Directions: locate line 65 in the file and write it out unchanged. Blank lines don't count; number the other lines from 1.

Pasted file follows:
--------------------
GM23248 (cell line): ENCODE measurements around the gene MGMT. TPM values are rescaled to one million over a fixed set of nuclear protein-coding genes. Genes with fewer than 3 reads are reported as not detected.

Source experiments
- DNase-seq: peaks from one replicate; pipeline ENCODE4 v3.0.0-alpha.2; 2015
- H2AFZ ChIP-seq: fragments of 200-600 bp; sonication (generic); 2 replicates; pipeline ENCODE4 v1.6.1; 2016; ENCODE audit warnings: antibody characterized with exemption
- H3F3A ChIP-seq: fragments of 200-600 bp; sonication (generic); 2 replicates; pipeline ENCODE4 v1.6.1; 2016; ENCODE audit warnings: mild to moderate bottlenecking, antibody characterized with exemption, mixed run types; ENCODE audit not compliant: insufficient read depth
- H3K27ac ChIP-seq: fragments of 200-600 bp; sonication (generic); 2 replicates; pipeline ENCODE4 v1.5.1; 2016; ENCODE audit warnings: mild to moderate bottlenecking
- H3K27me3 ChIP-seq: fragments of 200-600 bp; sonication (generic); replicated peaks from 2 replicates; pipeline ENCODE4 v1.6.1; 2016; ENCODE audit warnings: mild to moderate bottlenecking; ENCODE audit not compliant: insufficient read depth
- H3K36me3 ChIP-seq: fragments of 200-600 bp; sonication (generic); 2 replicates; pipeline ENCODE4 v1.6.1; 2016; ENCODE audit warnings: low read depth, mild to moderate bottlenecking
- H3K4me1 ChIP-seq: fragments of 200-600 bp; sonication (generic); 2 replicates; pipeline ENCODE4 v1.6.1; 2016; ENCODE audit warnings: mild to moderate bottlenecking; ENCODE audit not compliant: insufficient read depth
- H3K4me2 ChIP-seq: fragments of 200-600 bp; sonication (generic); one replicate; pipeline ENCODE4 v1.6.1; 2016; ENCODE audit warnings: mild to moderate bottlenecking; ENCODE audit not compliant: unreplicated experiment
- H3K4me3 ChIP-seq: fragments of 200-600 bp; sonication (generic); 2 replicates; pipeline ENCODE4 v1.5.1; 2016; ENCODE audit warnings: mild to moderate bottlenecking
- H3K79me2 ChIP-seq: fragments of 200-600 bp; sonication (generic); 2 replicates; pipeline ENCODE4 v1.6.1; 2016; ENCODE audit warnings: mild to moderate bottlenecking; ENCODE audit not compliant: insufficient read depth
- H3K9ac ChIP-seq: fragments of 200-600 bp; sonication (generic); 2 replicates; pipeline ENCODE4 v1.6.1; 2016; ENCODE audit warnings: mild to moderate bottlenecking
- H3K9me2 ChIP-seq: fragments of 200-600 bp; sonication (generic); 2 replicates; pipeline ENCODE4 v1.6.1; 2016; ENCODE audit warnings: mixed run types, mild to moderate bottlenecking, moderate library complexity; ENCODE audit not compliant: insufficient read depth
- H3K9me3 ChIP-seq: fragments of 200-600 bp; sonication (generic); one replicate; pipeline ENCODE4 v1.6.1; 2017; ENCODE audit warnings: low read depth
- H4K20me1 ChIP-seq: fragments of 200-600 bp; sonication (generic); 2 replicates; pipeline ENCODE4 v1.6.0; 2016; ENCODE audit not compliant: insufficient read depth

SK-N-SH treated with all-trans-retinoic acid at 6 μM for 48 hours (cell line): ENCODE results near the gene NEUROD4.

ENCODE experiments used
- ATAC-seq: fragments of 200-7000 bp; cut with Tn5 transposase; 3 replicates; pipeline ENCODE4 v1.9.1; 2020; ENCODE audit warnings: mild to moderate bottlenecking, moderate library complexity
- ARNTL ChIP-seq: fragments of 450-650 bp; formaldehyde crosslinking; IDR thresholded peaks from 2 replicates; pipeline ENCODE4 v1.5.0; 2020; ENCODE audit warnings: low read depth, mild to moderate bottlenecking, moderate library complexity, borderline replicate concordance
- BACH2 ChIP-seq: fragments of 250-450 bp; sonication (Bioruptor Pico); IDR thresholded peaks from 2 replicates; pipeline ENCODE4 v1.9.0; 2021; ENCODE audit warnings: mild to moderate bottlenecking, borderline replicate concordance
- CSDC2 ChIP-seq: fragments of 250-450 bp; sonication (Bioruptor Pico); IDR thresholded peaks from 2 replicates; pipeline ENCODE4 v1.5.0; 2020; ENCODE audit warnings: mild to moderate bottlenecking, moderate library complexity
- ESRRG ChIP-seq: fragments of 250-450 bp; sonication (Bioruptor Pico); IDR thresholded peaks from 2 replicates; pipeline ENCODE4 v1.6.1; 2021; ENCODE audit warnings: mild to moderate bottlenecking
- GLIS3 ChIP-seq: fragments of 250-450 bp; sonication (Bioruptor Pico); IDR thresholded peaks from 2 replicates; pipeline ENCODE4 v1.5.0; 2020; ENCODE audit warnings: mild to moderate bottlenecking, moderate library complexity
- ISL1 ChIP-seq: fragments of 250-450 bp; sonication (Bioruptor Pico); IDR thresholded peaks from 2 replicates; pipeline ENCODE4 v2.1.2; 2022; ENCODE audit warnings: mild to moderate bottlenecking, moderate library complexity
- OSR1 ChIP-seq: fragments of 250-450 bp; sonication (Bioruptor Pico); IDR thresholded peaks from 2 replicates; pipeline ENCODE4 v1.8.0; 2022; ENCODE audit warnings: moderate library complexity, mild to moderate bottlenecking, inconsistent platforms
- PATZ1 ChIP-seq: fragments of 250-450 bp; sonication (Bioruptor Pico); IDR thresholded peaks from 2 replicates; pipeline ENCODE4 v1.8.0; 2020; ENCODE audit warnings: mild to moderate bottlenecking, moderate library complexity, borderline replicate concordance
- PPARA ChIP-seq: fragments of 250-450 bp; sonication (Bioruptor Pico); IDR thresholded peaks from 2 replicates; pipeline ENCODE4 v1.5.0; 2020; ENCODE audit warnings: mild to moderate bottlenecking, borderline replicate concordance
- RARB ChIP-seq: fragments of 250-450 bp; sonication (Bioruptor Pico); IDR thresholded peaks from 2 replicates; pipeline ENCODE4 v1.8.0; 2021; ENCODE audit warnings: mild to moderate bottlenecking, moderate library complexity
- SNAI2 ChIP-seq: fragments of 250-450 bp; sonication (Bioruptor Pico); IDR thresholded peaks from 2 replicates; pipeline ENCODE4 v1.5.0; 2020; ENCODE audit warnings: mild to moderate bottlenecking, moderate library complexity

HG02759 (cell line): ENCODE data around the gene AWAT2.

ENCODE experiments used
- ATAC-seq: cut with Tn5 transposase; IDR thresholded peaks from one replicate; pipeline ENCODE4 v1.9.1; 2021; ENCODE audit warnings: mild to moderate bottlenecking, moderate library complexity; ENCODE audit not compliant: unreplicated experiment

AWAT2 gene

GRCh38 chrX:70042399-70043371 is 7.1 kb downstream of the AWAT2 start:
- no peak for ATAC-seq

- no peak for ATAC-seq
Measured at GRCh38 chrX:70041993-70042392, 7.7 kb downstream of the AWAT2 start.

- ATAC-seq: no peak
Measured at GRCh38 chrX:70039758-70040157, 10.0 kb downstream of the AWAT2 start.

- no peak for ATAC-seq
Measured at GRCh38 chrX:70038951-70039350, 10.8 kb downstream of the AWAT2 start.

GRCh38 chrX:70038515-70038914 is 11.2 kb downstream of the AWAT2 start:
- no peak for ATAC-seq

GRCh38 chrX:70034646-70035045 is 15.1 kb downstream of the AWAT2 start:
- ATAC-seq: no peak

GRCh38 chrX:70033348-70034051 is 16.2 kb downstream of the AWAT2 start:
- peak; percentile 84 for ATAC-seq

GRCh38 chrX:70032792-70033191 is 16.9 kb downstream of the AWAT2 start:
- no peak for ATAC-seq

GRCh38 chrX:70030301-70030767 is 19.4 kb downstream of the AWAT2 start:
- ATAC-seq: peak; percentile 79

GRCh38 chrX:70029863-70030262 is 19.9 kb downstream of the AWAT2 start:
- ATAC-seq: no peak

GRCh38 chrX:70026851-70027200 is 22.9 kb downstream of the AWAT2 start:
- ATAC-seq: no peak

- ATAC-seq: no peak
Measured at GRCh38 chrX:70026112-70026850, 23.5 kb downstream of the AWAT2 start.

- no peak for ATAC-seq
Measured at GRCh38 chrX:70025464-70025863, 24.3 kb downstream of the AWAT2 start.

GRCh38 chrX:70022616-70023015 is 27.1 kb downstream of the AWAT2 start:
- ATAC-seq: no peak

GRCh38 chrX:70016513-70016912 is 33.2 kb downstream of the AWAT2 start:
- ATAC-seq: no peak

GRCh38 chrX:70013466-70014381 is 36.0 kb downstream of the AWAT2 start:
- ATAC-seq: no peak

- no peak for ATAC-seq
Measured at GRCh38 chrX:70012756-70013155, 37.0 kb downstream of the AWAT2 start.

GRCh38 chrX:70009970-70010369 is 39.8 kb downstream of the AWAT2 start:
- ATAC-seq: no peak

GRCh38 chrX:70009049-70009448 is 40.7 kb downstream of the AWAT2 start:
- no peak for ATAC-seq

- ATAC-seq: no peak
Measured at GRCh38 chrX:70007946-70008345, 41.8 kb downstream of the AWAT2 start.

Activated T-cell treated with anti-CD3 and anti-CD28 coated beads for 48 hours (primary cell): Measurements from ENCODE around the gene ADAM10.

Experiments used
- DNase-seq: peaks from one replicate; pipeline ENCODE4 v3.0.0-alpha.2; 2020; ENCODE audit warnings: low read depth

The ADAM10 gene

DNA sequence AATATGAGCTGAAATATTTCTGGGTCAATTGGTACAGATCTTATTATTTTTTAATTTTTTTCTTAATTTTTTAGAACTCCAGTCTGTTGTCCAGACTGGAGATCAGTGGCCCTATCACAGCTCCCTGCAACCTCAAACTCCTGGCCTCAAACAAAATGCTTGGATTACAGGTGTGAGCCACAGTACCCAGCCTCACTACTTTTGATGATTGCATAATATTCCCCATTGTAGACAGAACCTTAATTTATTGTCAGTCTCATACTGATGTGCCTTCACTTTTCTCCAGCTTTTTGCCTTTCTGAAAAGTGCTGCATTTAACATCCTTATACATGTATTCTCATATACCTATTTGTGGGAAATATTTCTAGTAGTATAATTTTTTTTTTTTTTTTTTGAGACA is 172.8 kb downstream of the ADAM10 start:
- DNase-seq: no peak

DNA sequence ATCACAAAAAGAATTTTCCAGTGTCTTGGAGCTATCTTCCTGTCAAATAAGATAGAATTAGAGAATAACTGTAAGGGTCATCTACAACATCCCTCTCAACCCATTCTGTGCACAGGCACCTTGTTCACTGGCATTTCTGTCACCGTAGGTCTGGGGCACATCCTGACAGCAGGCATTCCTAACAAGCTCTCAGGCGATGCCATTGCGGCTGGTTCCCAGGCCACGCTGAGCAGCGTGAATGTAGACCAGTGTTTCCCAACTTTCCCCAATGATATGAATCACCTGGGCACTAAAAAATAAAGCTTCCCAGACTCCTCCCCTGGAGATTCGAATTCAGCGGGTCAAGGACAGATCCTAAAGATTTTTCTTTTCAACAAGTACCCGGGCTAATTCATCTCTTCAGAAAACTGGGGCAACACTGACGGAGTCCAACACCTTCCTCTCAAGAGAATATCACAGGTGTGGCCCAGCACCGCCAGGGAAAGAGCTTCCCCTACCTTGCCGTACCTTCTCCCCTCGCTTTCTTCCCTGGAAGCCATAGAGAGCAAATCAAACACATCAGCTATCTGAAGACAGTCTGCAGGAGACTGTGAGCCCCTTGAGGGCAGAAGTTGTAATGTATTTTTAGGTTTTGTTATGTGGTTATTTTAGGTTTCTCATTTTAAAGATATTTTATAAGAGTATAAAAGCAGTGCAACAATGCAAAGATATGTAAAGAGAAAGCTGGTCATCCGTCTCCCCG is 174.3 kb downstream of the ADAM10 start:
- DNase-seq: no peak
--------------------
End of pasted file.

GRCh38 chrX:70013466-70014381 is 36.0 kb downstream of the AWAT2 start: